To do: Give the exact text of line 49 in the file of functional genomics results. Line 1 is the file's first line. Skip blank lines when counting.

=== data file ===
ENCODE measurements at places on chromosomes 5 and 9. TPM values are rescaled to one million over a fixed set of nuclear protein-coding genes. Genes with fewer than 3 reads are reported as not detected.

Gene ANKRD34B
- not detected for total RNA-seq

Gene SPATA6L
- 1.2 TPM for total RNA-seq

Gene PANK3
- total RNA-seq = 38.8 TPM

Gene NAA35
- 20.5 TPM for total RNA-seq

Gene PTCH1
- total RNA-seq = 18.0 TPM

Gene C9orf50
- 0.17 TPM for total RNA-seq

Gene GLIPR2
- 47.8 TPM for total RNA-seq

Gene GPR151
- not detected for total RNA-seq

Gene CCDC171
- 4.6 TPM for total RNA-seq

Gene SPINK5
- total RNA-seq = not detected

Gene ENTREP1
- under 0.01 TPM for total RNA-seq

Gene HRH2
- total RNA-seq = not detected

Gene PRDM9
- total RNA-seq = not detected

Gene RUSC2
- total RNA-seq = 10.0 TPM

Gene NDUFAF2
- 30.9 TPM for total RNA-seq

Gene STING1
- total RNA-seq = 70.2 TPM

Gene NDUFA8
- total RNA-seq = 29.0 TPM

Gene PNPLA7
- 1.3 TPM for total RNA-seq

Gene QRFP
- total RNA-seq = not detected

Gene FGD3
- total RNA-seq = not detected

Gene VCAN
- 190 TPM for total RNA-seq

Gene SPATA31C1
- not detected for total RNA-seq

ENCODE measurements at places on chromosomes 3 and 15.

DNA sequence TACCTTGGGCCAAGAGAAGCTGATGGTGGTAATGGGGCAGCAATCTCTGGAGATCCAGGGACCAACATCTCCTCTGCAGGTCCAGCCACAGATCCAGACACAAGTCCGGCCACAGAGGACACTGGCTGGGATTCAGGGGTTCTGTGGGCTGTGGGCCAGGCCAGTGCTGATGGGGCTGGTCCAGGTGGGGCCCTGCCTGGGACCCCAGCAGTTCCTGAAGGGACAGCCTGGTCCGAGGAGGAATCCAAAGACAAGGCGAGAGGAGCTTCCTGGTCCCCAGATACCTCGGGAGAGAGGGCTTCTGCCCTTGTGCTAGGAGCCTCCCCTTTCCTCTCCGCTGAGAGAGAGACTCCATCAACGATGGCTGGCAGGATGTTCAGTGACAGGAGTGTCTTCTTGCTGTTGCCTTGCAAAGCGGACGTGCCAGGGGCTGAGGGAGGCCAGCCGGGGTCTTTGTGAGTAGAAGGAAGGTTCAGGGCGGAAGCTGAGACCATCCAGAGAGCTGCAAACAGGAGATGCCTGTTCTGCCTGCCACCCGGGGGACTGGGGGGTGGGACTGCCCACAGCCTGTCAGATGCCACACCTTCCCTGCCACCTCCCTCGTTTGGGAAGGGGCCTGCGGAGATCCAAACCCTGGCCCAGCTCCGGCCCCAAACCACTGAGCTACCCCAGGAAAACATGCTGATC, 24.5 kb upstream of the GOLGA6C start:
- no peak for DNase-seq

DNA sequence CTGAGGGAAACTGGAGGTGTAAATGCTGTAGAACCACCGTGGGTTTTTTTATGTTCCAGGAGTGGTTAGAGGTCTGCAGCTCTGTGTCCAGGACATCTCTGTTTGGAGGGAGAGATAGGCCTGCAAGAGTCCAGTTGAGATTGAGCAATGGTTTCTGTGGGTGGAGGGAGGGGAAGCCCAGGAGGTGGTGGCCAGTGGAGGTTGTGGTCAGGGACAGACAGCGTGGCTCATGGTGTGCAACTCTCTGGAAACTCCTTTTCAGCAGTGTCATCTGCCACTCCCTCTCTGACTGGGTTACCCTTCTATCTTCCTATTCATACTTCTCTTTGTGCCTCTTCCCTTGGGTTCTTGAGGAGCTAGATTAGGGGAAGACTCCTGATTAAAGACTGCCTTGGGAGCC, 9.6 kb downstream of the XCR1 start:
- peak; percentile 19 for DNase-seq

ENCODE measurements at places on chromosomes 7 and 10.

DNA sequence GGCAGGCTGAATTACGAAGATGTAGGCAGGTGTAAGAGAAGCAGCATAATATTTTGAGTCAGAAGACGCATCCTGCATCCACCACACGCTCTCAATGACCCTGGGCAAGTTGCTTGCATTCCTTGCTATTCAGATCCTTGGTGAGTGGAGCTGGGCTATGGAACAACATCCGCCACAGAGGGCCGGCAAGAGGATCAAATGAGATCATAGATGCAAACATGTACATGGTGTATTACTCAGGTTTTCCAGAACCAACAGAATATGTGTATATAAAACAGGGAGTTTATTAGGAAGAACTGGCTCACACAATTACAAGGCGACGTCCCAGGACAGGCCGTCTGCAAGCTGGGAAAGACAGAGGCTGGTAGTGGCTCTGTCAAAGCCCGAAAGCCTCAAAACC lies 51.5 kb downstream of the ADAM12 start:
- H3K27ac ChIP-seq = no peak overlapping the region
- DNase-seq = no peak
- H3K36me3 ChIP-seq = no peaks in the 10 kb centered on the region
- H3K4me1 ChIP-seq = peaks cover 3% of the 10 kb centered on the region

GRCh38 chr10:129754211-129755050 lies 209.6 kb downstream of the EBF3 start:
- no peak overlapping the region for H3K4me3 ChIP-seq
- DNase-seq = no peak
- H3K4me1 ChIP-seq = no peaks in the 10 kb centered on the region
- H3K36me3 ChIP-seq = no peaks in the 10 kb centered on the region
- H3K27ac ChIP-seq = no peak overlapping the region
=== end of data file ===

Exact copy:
DNA sequence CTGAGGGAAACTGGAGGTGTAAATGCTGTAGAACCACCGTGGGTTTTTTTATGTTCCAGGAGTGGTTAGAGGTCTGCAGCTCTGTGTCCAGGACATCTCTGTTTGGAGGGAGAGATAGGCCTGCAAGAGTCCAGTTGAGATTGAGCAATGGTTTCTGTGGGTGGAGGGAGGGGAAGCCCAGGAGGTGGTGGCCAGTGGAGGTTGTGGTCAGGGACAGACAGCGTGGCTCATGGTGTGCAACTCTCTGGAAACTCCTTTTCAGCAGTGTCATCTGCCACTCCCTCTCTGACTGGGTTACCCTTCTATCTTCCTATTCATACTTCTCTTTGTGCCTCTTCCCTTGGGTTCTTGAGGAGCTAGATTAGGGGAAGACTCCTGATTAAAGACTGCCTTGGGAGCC, 9.6 kb downstream of the XCR1 start: